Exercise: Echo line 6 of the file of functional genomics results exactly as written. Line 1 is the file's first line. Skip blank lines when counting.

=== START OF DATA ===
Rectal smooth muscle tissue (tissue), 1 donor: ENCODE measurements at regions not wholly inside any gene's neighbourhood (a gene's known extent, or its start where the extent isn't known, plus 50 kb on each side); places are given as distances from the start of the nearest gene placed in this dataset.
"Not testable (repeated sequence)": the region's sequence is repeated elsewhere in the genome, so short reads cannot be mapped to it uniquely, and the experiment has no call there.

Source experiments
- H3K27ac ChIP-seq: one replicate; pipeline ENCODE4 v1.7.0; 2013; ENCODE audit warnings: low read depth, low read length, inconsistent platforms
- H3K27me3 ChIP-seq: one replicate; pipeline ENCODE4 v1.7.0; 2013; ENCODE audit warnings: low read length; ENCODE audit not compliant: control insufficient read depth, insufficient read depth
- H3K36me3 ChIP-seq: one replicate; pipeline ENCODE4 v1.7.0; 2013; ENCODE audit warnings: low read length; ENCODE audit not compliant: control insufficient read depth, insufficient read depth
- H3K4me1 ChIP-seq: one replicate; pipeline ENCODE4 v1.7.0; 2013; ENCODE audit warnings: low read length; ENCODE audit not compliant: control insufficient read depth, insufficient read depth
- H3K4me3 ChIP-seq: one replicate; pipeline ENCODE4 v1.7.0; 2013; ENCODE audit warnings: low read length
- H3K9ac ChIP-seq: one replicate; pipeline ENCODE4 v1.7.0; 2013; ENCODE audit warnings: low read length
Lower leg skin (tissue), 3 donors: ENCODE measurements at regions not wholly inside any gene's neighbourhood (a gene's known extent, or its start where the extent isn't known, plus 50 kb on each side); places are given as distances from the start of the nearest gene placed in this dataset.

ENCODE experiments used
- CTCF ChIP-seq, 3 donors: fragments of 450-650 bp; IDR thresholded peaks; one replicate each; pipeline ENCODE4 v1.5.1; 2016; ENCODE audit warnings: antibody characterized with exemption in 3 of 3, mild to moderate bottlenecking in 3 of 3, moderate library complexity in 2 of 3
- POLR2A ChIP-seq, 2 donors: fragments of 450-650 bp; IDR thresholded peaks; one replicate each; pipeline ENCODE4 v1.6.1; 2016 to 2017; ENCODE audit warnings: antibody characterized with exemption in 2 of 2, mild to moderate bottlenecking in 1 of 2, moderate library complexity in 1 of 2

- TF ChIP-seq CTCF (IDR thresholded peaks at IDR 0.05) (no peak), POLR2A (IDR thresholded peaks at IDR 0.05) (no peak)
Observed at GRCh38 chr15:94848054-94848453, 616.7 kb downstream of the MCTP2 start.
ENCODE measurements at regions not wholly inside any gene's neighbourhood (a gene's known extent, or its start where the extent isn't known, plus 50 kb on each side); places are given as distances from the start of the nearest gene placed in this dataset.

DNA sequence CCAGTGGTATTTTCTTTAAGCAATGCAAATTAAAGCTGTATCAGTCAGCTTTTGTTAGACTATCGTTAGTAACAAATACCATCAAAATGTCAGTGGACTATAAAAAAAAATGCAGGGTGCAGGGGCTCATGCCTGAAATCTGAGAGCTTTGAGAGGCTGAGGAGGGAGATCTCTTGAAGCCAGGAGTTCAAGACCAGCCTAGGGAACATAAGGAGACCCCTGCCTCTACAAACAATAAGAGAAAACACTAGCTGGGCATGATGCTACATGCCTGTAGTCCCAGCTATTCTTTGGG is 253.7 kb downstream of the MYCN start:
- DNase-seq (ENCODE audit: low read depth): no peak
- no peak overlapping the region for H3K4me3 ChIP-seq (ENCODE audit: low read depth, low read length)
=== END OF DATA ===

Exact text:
- H3K36me3 ChIP-seq: one replicate; pipeline ENCODE4 v1.7.0; 2013; ENCODE audit warnings: low read length; ENCODE audit not compliant: control insufficient read depth, insufficient read depth